A Bit of Fretting and A Lot of Annoyance
From Life After Jerusalem

You see, we are real Americans. We work real jobs. And let me tell you, most days, you get more than your nickle's worth out of all of us. Even in language study, I put in my time, because the government needs me to be able to speak this language to effectively serve our country overseas. And in my last two assignments, those eight hours you paid me for each day were much more like 14-16. But I don't get overtime because I am a salaried, not hourly, employee. And I am fine with that.

My Letter to Congress Regarding Overseas Comparability Pay
From Four Globetrotters
February 26, 2011

I spent my first Christmas in the Foreign Service at the morgue identifying the body of an American citizen who had been killed in a home invasion.  I spent another Christmas in the putrid morgues of a small sub-Saharan African country searching frantically for the wife and two children (ages 4 and 7) of an American citizen who had been aboard an aircraft that crashed upon take off.  I loaded my children onto a plane bound for Sierra Leone --where my parents were stationed -- when the situation in Togo, my second post, devolved rapidly after the death of President Eyadema.  We may actually be the only people ever to evacuate family to Sierra Leone.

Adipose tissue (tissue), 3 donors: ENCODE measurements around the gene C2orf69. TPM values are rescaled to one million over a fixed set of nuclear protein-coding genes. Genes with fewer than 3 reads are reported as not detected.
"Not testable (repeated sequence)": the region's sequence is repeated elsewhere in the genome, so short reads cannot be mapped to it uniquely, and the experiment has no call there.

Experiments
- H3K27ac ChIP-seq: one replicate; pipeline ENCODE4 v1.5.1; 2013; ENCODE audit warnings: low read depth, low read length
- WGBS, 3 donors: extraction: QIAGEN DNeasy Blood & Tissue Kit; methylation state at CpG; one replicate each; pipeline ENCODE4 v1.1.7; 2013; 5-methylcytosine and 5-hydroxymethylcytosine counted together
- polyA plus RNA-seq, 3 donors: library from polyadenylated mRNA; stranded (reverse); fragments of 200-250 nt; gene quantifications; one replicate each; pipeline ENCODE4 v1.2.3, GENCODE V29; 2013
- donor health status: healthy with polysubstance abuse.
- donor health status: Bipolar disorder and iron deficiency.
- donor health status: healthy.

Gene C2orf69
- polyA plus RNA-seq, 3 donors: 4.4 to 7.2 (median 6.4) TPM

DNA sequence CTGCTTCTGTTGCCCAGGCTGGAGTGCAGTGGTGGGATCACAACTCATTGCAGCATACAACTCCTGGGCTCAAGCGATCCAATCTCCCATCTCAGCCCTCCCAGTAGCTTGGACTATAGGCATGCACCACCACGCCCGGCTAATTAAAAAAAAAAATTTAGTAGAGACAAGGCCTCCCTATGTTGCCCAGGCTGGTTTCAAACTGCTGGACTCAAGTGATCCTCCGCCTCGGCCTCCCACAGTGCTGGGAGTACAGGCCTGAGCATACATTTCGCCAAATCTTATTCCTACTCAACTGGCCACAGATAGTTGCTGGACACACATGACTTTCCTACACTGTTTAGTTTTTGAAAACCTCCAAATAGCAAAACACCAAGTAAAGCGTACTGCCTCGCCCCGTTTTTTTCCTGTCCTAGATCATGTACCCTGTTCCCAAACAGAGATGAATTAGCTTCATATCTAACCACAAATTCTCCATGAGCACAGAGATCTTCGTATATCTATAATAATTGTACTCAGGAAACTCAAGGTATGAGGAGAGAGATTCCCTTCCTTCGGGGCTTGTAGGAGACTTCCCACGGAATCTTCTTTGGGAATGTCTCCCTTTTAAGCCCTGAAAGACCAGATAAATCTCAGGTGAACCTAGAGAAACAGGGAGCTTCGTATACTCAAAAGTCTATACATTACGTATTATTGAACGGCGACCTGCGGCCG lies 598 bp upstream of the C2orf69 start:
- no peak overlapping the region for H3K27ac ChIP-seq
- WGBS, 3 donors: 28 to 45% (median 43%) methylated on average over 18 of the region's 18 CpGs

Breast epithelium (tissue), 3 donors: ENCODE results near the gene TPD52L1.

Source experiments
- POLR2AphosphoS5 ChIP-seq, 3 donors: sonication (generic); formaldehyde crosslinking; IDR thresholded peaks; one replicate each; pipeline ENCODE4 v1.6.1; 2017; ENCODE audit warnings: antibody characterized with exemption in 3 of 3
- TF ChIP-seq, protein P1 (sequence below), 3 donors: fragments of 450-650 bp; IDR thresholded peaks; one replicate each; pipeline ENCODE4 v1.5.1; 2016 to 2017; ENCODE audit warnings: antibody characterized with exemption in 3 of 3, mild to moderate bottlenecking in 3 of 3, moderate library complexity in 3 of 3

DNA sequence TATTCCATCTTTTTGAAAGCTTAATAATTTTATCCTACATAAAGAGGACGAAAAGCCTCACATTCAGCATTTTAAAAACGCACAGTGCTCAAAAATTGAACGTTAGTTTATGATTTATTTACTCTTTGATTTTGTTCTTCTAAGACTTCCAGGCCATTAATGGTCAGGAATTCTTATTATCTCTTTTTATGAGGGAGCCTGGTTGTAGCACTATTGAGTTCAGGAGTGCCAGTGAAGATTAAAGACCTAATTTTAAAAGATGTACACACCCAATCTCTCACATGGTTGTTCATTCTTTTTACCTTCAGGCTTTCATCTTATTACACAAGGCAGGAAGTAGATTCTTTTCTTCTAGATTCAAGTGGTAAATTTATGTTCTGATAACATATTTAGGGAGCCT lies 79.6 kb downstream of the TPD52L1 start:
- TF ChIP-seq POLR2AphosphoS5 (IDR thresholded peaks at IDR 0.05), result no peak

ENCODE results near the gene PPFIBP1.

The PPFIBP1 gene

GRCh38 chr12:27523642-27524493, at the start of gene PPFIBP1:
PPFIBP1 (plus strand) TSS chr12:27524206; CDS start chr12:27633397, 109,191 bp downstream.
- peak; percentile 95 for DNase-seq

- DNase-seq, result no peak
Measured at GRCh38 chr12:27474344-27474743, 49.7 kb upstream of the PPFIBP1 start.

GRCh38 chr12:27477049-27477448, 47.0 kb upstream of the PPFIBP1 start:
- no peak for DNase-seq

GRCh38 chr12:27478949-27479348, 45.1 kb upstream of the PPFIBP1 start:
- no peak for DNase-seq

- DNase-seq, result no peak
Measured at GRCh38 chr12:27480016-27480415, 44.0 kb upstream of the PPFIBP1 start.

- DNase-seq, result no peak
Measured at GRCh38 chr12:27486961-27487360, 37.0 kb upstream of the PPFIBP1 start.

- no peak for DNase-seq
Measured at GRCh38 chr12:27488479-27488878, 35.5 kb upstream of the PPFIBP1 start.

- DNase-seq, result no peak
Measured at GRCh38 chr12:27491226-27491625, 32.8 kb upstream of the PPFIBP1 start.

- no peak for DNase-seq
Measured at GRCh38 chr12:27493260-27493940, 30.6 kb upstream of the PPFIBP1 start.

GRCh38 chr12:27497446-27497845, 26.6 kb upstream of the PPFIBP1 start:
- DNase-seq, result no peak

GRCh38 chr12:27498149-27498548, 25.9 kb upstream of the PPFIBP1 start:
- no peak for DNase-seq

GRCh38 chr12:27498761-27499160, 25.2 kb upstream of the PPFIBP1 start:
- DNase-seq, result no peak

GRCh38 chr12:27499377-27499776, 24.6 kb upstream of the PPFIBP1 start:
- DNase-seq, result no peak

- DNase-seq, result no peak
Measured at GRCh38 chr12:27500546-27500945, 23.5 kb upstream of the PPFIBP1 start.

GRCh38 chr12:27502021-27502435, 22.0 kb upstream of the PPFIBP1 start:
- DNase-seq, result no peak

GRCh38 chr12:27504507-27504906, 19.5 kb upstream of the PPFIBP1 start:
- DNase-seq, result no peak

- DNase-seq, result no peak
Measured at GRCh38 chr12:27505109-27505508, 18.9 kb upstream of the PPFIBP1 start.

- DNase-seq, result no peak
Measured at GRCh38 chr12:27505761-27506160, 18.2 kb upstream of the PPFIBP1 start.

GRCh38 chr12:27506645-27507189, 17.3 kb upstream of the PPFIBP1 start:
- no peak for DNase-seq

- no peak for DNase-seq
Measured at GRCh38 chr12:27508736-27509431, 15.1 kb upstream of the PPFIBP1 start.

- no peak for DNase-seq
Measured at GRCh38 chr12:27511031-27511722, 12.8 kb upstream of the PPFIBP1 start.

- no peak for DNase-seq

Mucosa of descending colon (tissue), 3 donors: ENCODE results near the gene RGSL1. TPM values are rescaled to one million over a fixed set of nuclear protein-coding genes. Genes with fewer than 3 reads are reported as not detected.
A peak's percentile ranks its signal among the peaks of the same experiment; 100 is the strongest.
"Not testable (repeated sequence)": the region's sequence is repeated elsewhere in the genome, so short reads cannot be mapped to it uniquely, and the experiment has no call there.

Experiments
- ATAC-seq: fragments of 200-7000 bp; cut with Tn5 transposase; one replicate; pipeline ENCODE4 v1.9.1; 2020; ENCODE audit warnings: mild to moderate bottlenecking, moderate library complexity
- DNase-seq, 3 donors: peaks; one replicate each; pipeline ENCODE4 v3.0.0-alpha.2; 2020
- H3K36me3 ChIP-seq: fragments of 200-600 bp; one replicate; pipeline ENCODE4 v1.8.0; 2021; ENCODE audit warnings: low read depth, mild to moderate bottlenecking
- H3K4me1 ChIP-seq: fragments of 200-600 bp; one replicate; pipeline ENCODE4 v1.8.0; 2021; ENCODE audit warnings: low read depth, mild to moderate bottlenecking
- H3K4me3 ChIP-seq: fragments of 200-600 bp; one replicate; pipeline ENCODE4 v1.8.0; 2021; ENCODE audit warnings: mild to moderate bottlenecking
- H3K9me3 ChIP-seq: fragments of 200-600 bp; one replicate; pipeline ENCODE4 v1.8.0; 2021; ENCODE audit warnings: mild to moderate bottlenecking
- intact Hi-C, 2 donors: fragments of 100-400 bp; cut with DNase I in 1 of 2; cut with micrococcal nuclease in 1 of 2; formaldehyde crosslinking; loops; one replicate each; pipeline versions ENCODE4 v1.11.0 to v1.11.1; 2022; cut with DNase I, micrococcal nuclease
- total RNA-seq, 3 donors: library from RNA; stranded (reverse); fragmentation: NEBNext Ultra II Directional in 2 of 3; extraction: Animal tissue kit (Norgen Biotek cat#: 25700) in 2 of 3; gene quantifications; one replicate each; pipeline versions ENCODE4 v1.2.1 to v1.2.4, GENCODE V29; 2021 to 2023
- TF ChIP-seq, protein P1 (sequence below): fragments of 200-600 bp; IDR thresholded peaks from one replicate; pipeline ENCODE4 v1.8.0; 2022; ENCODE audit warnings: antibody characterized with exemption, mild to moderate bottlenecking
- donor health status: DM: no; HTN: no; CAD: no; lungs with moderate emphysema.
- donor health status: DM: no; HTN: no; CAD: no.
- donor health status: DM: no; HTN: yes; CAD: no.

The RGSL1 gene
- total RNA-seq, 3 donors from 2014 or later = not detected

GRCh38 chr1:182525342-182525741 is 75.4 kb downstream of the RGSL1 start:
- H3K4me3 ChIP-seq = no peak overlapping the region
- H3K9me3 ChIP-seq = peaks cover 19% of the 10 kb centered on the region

When a member of Congress and her staff were abandoned during this unrest at a downtown hotel  by their Government of Togo hosts, I was the only American besides my then-husband, the Regional Security Officer, who could drive an armored vehicle.  The Ambassador dispatched me, and I drove through barricades and crowds to reach her and her staff and transport them safely to the Embassy.  My husband couldn't go because he was off responding to a distress call from one of our Embassy families.  Their house was being invaded.